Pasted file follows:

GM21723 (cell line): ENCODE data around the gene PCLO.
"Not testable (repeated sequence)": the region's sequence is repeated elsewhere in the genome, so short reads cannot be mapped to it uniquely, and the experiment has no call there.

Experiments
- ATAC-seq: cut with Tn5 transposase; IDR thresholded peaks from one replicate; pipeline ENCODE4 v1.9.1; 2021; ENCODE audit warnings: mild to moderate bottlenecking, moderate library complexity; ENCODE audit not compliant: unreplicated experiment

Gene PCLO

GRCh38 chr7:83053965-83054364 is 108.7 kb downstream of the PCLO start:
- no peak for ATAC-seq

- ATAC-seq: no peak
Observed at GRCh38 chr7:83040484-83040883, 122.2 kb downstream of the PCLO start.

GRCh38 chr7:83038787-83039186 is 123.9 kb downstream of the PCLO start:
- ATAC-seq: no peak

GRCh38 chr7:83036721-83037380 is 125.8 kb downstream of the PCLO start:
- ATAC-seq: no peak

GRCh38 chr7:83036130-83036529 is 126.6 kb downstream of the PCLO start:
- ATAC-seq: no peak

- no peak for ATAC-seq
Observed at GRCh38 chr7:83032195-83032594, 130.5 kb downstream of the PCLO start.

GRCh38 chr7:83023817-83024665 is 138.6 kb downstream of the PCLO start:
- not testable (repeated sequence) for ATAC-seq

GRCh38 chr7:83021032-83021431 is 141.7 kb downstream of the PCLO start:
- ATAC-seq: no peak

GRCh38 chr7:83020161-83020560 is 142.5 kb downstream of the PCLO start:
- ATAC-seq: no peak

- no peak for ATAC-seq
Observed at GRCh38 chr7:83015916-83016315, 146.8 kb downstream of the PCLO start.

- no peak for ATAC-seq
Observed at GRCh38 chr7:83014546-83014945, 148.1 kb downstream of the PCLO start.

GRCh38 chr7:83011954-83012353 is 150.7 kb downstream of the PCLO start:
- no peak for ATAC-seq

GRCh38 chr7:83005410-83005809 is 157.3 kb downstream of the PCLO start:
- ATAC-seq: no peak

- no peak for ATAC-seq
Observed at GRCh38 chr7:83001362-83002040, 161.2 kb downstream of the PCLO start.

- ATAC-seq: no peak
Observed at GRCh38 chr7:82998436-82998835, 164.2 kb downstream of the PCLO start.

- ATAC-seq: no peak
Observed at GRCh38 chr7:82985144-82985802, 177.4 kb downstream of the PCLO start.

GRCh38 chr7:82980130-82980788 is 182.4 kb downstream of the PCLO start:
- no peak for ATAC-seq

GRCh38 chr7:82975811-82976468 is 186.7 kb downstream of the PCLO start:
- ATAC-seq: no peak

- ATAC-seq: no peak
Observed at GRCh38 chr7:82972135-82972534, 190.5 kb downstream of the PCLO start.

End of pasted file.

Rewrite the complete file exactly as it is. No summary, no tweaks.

GM21723 (cell line): ENCODE data around the gene PCLO.
"Not testable (repeated sequence)": the region's sequence is repeated elsewhere in the genome, so short reads cannot be mapped to it uniquely, and the experiment has no call there.

Experiments
- ATAC-seq: cut with Tn5 transposase; IDR thresholded peaks from one replicate; pipeline ENCODE4 v1.9.1; 2021; ENCODE audit warnings: mild to moderate bottlenecking, moderate library complexity; ENCODE audit not compliant: unreplicated experiment

Gene PCLO

GRCh38 chr7:83053965-83054364 is 108.7 kb downstream of the PCLO start:
- no peak for ATAC-seq

- ATAC-seq: no peak
Observed at GRCh38 chr7:83040484-83040883, 122.2 kb downstream of the PCLO start.

GRCh38 chr7:83038787-83039186 is 123.9 kb downstream of the PCLO start:
- ATAC-seq: no peak

GRCh38 chr7:83036721-83037380 is 125.8 kb downstream of the PCLO start:
- ATAC-seq: no peak

GRCh38 chr7:83036130-83036529 is 126.6 kb downstream of the PCLO start:
- ATAC-seq: no peak

- no peak for ATAC-seq
Observed at GRCh38 chr7:83032195-83032594, 130.5 kb downstream of the PCLO start.

GRCh38 chr7:83023817-83024665 is 138.6 kb downstream of the PCLO start:
- not testable (repeated sequence) for ATAC-seq

GRCh38 chr7:83021032-83021431 is 141.7 kb downstream of the PCLO start:
- ATAC-seq: no peak

GRCh38 chr7:83020161-83020560 is 142.5 kb downstream of the PCLO start:
- ATAC-seq: no peak

- no peak for ATAC-seq
Observed at GRCh38 chr7:83015916-83016315, 146.8 kb downstream of the PCLO start.

- no peak for ATAC-seq
Observed at GRCh38 chr7:83014546-83014945, 148.1 kb downstream of the PCLO start.

GRCh38 chr7:83011954-83012353 is 150.7 kb downstream of the PCLO start:
- no peak for ATAC-seq

GRCh38 chr7:83005410-83005809 is 157.3 kb downstream of the PCLO start:
- ATAC-seq: no peak

- no peak for ATAC-seq
Observed at GRCh38 chr7:83001362-83002040, 161.2 kb downstream of the PCLO start.

- ATAC-seq: no peak
Observed at GRCh38 chr7:82998436-82998835, 164.2 kb downstream of the PCLO start.

- ATAC-seq: no peak
Observed at GRCh38 chr7:82985144-82985802, 177.4 kb downstream of the PCLO start.

GRCh38 chr7:82980130-82980788 is 182.4 kb downstream of the PCLO start:
- no peak for ATAC-seq

GRCh38 chr7:82975811-82976468 is 186.7 kb downstream of the PCLO start:
- ATAC-seq: no peak

- ATAC-seq: no peak
Observed at GRCh38 chr7:82972135-82972534, 190.5 kb downstream of the PCLO start.